In "All Summer in a Day," a group of schoolchildren live on the planet Venus with their families. They are nine years old, and they are eagerly awaiting a momentous occasion. After 5 years of continuous rain, the scientists on Venus have predicted that the sun will come out today for a brief period of time. The children have only seen the sun once in their lives, but they were two years old and they don't remember how it looks or feels. To prepare for the day, they have constantly read about the sun and completed classroom activities, such as writing a poem, about the sun.
This is true for all but one of the children. Margot, a thin, pale girl that the rest of the children resent for various reasons, lived in Ohio until she was five. She still has many memories of the sun, and the sun continues to fascinate her. Marot refuses to participate in any classroom activity that doesn't include the sun. In fact, she has been in a depressed state for most of her time on Venus. Rumors have it that her parents are strongly considering taking her away from the underground colony on Venus and back to her home on Earth.
Margot looks out of the window, waiting silently for the rain to stop and the sun to come out. The other children become upset with her and begin to push and taunt her. One of the boys jokes with her, "It was all a joke, wasn't it? Nothing's happening today" (3.) Suddenly, the children seize Margot and conceive of the idea to hide Margot in a closet while their teacher is gone. Margot resists but they overpower her and lock her in a faraway closet.
The teacher returns and they all go to the tunnel's exit, as she thinks everyone is present and accounted for from her class. Then, moments later, the rain stops and the sun appears. All of the children exit the tunnels and begin to run around and enjoy the sun. It is unlike anything they could imagine. They exult, "It's better than the sun lamps, isn't it?" as they run around the jungles of Venus.
After lying out, playing, and enjoying the weather, one of the girls cries out because she is cradling a big, fat raindrop in her hand. Everyone stopped. They stood for a moment, thinking about how wonderful the sun felt on their skins. While they do this, the rain clouds move in. The sun retreats; the rain falls harder. All of the children stop for a moment before re-entering the tunnels, reflecting on how wonderful the past hour was.
As they re-entered the hallway, they asked their teacher questions. "Will it really be seven more years?" (5.) Once again, another student gave a muffled cry. She remembered that Margot was still in the closet. She had been there for the entire time that they were outside enjoying the sun-soaked weather. They slowly walked towards the closet where they had left Margot, and they were all nervous to approach it. They slowly walked to the closet door, and no noises were emitted from behind the closet door. They unlocked the door and Margot slowly emerged.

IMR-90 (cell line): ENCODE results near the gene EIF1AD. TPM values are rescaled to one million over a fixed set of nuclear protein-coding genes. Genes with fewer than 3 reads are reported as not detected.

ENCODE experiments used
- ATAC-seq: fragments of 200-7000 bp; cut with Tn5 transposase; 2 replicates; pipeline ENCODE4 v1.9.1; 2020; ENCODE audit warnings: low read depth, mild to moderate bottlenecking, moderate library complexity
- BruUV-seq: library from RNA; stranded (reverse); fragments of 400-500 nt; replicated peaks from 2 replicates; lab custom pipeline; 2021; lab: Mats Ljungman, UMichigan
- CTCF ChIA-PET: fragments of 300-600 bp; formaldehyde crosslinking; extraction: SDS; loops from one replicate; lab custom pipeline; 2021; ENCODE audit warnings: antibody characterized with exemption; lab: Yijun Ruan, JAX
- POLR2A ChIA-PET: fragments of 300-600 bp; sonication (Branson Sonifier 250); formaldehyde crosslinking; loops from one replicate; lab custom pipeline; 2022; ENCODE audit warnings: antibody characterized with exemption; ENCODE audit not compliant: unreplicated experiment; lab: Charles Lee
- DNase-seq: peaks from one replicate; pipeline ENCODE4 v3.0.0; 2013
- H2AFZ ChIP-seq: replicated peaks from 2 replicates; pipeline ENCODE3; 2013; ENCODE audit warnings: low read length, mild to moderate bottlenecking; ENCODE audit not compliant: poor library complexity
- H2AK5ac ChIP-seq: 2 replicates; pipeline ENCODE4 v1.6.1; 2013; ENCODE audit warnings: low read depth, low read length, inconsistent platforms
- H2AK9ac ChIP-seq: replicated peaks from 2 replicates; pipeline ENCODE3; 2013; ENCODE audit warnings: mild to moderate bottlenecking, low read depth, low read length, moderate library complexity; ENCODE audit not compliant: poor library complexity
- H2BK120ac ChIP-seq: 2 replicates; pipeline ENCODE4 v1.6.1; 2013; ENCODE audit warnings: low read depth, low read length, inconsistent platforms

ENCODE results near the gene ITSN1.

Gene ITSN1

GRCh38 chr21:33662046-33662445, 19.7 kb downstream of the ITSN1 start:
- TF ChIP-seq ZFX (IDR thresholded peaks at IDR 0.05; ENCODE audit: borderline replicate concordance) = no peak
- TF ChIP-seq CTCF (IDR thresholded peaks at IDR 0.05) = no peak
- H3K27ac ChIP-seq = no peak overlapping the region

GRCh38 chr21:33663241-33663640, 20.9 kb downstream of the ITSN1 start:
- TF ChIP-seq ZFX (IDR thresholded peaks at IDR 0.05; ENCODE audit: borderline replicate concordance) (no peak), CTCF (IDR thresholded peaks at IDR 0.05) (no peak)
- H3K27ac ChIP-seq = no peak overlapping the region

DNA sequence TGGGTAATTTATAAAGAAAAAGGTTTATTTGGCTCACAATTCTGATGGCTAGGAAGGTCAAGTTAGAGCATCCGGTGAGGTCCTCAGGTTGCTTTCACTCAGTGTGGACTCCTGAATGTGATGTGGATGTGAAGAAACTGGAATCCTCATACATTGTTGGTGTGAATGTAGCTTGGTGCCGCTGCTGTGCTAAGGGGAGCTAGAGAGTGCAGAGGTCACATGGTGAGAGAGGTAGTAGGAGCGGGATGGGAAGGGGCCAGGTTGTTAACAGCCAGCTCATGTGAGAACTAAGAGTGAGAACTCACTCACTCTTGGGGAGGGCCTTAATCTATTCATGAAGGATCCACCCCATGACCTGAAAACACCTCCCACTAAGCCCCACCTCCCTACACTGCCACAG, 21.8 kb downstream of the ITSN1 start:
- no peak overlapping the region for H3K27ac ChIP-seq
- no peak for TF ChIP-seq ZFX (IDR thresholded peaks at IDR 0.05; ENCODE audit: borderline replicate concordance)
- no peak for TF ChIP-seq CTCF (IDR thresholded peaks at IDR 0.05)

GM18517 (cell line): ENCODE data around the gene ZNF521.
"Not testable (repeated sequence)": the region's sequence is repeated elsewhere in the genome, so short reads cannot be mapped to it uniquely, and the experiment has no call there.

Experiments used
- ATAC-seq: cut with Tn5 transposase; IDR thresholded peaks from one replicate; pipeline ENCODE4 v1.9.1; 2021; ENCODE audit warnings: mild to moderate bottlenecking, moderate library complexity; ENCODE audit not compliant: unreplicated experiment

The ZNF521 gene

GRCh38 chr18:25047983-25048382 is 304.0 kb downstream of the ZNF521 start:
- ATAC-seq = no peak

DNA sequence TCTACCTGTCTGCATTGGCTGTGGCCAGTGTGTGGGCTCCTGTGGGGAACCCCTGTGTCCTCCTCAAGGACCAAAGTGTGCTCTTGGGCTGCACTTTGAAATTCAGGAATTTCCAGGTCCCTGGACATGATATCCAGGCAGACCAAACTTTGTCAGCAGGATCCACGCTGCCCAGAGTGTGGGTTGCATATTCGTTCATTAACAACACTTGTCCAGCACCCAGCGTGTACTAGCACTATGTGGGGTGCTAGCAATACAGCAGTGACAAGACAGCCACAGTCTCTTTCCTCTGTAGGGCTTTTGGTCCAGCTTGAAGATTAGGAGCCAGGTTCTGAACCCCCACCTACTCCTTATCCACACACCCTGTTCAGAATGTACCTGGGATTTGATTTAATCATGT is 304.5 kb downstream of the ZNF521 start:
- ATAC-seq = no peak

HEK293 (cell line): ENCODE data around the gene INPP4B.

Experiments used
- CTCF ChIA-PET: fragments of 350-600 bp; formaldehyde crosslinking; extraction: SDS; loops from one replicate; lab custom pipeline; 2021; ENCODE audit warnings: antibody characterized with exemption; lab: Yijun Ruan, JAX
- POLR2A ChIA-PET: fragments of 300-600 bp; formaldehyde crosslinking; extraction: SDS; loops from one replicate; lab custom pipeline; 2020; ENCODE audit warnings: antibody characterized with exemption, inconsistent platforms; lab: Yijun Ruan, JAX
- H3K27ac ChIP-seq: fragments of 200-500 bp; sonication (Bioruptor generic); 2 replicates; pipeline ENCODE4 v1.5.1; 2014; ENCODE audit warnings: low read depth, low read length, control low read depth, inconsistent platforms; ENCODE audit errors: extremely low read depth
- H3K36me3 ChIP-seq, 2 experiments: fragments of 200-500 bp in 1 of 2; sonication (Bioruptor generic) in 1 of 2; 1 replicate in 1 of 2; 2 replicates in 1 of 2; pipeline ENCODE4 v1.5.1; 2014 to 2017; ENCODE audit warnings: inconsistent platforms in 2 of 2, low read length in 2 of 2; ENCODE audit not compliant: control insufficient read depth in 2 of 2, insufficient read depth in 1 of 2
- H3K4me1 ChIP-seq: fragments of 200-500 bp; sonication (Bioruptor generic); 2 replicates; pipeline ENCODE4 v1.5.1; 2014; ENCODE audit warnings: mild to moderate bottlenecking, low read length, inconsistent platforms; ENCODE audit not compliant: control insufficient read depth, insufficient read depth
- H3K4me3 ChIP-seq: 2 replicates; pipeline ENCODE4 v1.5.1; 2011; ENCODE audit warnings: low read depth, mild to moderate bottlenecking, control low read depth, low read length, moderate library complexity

Bradbury uses a variety of metaphors to depict an image of life on Venus, an idea that is foreign to us yet familiar through Bradbury's language. Not only does his language bring us a clear image of Venus, but it also creates the tangible feeling of discovering the pleasures of the sun. Venus "was the color of rubber and ash, this jungle, from the many years without sun. It was the color of stones and white cheeses and ink, and it was the color of the moon" (4.) The reader is instantly able to picture Bradbury's Venus landscape with his illustrative language.
The power of the sun over the children living on Venus is notable. They are pale and colorless, not just physically but also emotionally. The lack of the sun has not only washed away the color on their skin but also their compassion and empathy for other people. They do not gain this until they've spent time under the sun's rays. The sun is life giving for the landscape as well as the inhabitants of Venus.
Margot's initial exclusion from the group may speak to the difficulties of integrating immigrants into a community. Margot struggles to fit in everyday of her time on Venus, and she does not get along with the other children. They resent her for her past experiences on Earth with the sun, and they are also angry and jealous that she has the opportunity to travel back to Earth regardless of the financial costs. Though abstract, Margot represents one version of an immigrant story.
At the conclusion of the story, the children who were once hypercritical of Margot begin to arrive at an understanding of what she has been feeling since arriving in Venus. They did not understand her depression or refusal to participate in certain activities, primarily because they did not understand how Margot was so enraptured by the sun. It is not until they spend time outside, basking in the sunlight, that they begin to comprehend how much Margot sacrificed when she moved from Ohio to Venus.
This development in the story highlights a broader theme of ignorance and its presence and absence throughout the story. When the children only knew "sun lamps" and could not remember the last time the sun had shone, the daily monotony of rain was not a major concern in their lives. They were ignorant to the possible benefits of the sun. Now that they have experienced the sun and their ignorance has lifted, it will be a difficult shift back to the constant rain. As the rain begins to fall once again, they are disheartened when they ask their teacher, "Will it be seven more years?" (6.) They finally comprehend the gravity of their teacher's answer.